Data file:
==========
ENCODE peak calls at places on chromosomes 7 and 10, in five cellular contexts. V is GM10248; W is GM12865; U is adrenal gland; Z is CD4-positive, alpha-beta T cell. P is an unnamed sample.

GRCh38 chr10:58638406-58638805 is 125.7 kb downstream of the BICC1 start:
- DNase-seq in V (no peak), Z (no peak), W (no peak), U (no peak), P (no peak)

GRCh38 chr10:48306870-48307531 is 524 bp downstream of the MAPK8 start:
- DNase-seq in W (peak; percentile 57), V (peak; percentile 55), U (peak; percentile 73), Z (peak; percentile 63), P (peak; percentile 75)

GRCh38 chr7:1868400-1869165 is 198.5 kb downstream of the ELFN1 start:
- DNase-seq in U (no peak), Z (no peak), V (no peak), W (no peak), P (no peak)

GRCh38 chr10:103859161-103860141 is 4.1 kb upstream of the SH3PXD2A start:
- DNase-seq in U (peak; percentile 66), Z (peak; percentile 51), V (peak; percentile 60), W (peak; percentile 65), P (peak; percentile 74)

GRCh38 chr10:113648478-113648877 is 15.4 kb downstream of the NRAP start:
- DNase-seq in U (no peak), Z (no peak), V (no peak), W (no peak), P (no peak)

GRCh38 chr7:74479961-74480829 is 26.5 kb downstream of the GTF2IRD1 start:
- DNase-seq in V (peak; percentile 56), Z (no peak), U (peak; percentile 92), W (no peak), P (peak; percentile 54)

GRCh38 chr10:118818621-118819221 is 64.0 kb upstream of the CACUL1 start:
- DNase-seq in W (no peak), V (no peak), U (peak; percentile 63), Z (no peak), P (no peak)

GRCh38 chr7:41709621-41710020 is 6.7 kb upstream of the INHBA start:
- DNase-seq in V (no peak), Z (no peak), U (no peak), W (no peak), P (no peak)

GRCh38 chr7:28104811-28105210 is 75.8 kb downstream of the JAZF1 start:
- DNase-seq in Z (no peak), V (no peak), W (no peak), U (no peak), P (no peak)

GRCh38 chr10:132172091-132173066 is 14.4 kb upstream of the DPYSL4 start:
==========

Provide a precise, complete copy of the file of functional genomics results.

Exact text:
ENCODE peak calls at places on chromosomes 7 and 10, in five cellular contexts. V is GM10248; W is GM12865; U is adrenal gland; Z is CD4-positive, alpha-beta T cell. P is an unnamed sample.

GRCh38 chr10:58638406-58638805 is 125.7 kb downstream of the BICC1 start:
- DNase-seq in V (no peak), Z (no peak), W (no peak), U (no peak), P (no peak)

GRCh38 chr10:48306870-48307531 is 524 bp downstream of the MAPK8 start:
- DNase-seq in W (peak; percentile 57), V (peak; percentile 55), U (peak; percentile 73), Z (peak; percentile 63), P (peak; percentile 75)

GRCh38 chr7:1868400-1869165 is 198.5 kb downstream of the ELFN1 start:
- DNase-seq in U (no peak), Z (no peak), V (no peak), W (no peak), P (no peak)

GRCh38 chr10:103859161-103860141 is 4.1 kb upstream of the SH3PXD2A start:
- DNase-seq in U (peak; percentile 66), Z (peak; percentile 51), V (peak; percentile 60), W (peak; percentile 65), P (peak; percentile 74)

GRCh38 chr10:113648478-113648877 is 15.4 kb downstream of the NRAP start:
- DNase-seq in U (no peak), Z (no peak), V (no peak), W (no peak), P (no peak)

GRCh38 chr7:74479961-74480829 is 26.5 kb downstream of the GTF2IRD1 start:
- DNase-seq in V (peak; percentile 56), Z (no peak), U (peak; percentile 92), W (no peak), P (peak; percentile 54)

GRCh38 chr10:118818621-118819221 is 64.0 kb upstream of the CACUL1 start:
- DNase-seq in W (no peak), V (no peak), U (peak; percentile 63), Z (no peak), P (no peak)

GRCh38 chr7:41709621-41710020 is 6.7 kb upstream of the INHBA start:
- DNase-seq in V (no peak), Z (no peak), U (no peak), W (no peak), P (no peak)

GRCh38 chr7:28104811-28105210 is 75.8 kb downstream of the JAZF1 start:
- DNase-seq in Z (no peak), V (no peak), W (no peak), U (no peak), P (no peak)

GRCh38 chr10:132172091-132173066 is 14.4 kb upstream of the DPYSL4 start: